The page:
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What I Learned About My Body At The Waterpark

The nice thing about the waterpark is that you get to walk around in a swimsuit all day. The not-so-nice thing about the waterpark is that everyone walks around in a swimsuit all day.

I took the kids to Kalahari Waterpark Resort Convention Center in Sandusky, OH, over the weekend. We met friends there and had a soggy, loud, stellar time. (Five adults to seven kids ranging in age from 5 to 10 is just about right.)

On the way there, my kids asked me, “Mom, do you even have a swimsuit? We haven’t seen you wear one in years.” I realized I could go an entire summer in NYC without ever putting on a suit once. And while that certainly allowed me to ignore some of my bodily flaws, it wasn’t very good for making summer feel like summer. I wanted to be damp and smell like chlorine for hours and hours, as one does in the summertime.

Enter Kalahari. People with kids rave about it, so when my friends suggested a trip I signed us up. And packed my swimsuit, unworn in several years. And then I actually put on that swimsuit, and walked into the waterpark.

Wow. Bodies of all shapes and sizes. Outfits of all shapes and fabric contents. Tattoos of all sizes and locations. I was simultaneously repulsed and intrigued sheerly by the volume of bare skin all in one place. It was overwhelming. Fortunately we found the table my friends had staked out and I could look at their eyes while I talked to them.

It was a real education, that waterpark. Women who had amazing bodies hiding them under t-shirts, slouching over so as not to be noticed. Men who should have been completely covered letting it all hang out. Knees, cleavage, smalls of backs. By the time we went back to our rooms to get ready to go to dinner (shoutout to the pizza buffet at Chet and Matt’s Pizza that kept all twelve of us happy) I was body-weary and just tired of other people.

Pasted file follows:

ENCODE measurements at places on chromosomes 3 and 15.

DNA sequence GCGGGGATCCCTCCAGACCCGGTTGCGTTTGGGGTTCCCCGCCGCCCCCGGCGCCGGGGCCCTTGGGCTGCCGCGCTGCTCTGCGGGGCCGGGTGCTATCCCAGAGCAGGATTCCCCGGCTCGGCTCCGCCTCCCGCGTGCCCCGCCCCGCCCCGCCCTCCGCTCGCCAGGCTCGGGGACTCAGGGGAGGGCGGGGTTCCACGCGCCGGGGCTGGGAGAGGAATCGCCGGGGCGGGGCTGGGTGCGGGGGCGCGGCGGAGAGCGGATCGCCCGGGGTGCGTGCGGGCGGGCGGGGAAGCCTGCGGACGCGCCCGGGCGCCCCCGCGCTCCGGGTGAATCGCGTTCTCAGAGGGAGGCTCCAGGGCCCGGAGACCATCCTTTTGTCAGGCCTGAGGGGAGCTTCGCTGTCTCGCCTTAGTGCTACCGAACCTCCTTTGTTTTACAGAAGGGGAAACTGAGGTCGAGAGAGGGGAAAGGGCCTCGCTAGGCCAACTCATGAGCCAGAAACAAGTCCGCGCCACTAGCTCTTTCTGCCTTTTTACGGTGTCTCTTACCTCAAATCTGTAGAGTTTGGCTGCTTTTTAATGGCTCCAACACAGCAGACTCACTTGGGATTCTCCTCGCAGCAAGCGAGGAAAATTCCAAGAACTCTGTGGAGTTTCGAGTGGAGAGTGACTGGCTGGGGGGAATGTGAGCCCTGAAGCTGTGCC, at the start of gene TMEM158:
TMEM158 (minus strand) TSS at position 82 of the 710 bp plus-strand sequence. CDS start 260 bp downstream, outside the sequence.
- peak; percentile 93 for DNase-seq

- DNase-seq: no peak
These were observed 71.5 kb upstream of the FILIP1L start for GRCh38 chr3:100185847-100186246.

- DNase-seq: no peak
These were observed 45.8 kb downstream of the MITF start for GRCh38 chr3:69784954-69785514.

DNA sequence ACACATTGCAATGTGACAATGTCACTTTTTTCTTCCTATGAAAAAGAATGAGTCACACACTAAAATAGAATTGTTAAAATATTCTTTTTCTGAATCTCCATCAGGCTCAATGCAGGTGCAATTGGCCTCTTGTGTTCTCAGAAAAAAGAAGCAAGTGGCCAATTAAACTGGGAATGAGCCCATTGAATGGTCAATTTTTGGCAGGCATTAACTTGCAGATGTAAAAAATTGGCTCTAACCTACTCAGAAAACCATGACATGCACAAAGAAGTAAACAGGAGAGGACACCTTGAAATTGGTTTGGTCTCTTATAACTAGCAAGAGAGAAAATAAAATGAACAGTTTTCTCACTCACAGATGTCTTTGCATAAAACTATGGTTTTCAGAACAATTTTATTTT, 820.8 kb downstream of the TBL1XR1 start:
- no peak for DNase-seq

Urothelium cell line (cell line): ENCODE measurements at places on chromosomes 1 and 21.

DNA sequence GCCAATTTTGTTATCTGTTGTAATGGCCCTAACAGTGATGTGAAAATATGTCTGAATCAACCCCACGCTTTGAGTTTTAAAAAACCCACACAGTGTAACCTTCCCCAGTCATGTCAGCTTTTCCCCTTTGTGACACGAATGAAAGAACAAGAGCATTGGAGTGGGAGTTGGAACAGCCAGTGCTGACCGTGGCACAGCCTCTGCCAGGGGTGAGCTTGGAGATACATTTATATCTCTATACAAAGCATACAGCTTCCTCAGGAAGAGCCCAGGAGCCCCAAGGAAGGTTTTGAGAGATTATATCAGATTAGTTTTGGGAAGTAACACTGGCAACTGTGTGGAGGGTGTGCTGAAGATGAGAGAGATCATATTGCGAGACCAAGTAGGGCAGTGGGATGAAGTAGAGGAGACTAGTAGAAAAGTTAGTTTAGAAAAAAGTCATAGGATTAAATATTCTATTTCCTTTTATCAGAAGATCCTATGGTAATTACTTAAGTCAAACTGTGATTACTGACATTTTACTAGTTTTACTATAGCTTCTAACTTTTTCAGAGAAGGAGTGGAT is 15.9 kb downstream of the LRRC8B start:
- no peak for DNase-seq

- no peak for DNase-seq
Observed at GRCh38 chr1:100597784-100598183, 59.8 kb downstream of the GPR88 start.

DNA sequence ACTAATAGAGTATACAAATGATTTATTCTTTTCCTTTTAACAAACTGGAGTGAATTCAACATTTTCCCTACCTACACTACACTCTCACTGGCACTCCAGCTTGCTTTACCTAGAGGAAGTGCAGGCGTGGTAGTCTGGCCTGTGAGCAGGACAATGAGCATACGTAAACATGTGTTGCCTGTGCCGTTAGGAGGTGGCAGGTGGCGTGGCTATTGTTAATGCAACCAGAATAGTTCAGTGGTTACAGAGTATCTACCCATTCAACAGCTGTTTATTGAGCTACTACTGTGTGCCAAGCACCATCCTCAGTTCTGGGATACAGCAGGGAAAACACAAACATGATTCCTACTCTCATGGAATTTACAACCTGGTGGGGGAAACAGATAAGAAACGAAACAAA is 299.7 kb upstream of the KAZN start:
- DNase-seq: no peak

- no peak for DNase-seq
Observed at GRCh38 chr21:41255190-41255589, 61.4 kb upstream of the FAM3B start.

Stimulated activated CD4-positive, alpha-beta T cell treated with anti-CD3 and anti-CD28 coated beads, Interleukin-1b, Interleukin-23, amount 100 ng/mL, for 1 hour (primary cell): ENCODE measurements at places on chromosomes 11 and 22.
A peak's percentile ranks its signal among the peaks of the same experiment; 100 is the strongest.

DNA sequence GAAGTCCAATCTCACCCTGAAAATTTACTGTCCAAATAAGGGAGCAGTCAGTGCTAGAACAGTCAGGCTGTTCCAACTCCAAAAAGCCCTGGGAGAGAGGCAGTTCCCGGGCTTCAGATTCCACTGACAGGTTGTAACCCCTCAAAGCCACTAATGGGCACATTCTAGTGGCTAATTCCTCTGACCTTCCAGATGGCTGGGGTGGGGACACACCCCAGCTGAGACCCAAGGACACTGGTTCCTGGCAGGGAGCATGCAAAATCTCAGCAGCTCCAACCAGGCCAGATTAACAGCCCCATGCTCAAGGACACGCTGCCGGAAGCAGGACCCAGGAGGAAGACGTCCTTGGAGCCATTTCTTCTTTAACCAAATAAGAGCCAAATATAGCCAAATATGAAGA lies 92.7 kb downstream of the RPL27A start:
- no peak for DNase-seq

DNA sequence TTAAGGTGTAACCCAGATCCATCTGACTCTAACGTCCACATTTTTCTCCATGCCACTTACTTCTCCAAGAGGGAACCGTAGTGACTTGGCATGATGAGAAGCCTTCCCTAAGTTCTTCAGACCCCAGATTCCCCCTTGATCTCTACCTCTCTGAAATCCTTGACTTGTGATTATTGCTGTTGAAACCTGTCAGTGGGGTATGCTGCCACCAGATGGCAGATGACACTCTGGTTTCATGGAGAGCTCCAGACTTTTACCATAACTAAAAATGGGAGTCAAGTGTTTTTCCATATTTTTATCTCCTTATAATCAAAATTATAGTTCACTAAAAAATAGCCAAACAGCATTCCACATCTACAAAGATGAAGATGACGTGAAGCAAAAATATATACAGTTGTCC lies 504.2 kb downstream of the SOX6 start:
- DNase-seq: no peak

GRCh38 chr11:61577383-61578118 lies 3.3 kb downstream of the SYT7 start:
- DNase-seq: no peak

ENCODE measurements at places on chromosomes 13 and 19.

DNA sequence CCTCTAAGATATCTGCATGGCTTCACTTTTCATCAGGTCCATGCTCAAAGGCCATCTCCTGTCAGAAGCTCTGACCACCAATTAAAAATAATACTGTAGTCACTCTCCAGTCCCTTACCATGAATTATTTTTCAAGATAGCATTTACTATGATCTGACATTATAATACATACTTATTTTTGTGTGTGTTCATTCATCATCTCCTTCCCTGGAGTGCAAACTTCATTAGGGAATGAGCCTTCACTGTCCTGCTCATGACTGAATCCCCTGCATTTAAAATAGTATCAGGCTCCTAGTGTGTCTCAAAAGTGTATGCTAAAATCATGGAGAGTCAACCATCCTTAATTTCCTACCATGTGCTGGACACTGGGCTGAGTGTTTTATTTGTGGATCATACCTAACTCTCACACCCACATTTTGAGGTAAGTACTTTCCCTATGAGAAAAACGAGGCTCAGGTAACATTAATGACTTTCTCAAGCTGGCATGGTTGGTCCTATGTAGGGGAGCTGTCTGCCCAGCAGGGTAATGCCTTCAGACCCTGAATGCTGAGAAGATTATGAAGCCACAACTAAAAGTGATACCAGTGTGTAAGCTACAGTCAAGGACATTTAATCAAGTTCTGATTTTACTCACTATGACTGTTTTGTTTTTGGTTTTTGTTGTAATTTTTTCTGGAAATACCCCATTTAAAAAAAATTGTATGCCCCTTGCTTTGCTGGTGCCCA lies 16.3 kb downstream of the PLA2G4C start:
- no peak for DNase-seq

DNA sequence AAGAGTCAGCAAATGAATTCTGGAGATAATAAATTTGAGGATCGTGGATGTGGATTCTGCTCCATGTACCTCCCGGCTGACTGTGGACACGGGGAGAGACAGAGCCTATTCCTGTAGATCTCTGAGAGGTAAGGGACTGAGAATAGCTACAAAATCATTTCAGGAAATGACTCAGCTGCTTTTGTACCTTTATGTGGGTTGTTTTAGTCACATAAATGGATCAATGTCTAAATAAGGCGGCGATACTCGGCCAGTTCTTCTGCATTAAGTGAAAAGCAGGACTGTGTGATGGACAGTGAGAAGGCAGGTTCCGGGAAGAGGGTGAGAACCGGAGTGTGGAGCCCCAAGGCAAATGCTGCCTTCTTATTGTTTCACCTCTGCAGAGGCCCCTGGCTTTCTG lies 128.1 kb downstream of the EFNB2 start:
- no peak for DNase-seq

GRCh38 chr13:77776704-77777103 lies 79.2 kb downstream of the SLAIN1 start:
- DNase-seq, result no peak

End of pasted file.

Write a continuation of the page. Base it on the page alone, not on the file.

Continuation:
The next morning I headed back into the breach, but by then I barely noticed anymore. And, strangely, I didn’t think about myself, either. I stopped worrying about my thighs and belly, about how I’ve lost ten pounds but still have a lot more to go. I almost felt normal. While I was in the hot tub I saw a woman come in wearing a bikini, and realized she was the same size I am. Wearing a bikini.

It’s all a lot to get my mind around. I know I’m not ready to wear a bikini. Yet. But if I lose some more weight and do a lot more exercise and find one that’s cut exactly right, maybe.

But probably only to the waterpark.

 

Magda Pecsenye writes about parenting at AskMoxie.org and about co-parenting after divorce with her ex-husband at When The Flames Go Up.

Follow her on Twitter at @AskMoxie and join the AskMoxie Facebook page.

 

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